OK With Unclear: Transcribing Difficult Texts

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By Eric Loy

Manuscript page for Vala or the Four Zoas by William Blake.

In Rochester, we get a little caught up with transcription practices. It’s not [entirely] our fault. The Blakeians at UNC-Chapel Hill focus on Blake illustrations while the manuscript/language stuff gets sent up north. Blake’s often mystifying script surrounds us, and we have been charged (by God, sure) to transcribe our way out, into the promised land of textual clarity.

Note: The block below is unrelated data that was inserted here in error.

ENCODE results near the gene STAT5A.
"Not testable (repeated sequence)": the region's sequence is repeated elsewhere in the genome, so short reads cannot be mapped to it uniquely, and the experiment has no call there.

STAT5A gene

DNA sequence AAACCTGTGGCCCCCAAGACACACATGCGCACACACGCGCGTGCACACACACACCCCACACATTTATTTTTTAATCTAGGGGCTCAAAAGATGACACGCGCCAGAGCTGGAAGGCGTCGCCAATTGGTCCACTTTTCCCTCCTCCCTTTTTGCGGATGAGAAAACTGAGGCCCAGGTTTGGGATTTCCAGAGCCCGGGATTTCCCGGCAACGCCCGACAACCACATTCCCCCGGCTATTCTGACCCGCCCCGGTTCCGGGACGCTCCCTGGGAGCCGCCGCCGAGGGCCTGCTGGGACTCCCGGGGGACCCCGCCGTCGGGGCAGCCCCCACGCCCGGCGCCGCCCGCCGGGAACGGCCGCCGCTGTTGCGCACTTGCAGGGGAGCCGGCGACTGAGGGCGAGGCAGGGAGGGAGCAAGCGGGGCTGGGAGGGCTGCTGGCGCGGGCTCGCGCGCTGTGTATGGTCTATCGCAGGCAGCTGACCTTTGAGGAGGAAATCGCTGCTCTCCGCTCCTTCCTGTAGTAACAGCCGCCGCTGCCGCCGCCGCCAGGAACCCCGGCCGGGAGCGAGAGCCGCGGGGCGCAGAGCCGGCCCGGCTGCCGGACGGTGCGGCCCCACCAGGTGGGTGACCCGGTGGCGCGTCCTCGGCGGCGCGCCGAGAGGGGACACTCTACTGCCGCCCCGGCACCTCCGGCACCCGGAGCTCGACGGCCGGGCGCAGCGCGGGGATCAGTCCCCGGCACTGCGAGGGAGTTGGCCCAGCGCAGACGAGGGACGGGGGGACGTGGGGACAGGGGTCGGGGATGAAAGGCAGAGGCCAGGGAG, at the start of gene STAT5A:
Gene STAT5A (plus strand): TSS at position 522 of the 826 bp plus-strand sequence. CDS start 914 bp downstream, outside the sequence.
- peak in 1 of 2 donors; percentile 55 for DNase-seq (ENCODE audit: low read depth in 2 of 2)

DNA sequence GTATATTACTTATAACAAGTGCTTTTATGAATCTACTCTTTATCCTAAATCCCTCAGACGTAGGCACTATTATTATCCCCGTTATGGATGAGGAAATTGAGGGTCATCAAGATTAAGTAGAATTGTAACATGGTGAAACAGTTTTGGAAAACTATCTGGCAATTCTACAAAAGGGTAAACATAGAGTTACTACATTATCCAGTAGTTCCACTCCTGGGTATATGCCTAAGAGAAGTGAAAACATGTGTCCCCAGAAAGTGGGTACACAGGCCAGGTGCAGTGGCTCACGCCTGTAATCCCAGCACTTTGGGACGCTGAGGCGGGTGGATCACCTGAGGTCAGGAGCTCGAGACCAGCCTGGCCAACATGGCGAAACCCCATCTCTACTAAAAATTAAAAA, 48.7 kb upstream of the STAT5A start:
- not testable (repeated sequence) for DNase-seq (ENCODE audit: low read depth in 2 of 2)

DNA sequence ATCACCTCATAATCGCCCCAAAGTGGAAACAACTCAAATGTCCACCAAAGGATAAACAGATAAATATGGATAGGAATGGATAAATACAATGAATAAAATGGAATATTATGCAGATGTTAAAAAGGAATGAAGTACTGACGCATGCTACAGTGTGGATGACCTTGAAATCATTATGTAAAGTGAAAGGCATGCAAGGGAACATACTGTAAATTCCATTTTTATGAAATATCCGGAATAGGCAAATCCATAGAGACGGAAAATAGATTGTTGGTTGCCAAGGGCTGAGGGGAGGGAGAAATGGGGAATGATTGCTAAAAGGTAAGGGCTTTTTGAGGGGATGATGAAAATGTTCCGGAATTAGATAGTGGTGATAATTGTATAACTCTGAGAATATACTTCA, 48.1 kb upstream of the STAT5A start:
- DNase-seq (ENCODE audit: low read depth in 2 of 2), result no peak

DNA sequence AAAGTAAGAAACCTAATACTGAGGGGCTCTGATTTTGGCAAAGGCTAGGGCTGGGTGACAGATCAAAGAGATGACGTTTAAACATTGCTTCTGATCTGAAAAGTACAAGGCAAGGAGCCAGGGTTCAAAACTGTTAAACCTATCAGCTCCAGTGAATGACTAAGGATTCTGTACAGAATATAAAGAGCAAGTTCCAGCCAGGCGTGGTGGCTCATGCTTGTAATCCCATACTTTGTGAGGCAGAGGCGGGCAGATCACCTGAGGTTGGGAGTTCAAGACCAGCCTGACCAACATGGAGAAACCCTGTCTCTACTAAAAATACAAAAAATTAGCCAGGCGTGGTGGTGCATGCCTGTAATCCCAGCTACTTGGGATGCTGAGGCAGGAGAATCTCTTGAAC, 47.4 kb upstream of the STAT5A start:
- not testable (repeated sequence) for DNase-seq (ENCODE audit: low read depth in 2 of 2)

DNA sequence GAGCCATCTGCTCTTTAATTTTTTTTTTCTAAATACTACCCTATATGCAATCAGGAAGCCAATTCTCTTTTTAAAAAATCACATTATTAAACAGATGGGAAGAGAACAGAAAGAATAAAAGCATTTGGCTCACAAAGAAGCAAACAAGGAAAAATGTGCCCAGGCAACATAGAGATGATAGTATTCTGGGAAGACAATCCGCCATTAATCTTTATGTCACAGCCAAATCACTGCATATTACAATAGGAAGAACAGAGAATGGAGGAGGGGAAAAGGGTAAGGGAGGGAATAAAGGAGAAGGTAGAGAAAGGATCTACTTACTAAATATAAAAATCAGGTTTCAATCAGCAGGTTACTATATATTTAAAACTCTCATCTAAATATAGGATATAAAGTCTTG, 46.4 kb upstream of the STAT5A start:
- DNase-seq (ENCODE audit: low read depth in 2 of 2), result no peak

During this process, we think unreasonably hard about impossibly small details. Is that a period or a comma? (What is our policy on commas again?) Is that “d” really there? Am I seeing things? Wait, or did I read it?

If you ever wanted to bridge the gap between punctuation and existentialism, documentary editing may be for you.

Anyway, the point is that we look very, very close. But maybe it helps to step back. Maybe instead of squinting real hard at our monitors, we can think for a moment how transcription serves our project in general. So there, I just did it — I stopped squinting and thoughtfully gazed out the window. Here’s what I came up with:

Remember Your Role

Abandon all hope, ye who read for clarity here: a page from Blake’s …read more

Source: http://blakearchive.wordpress.com/2014/10/08/ok-with-unclear/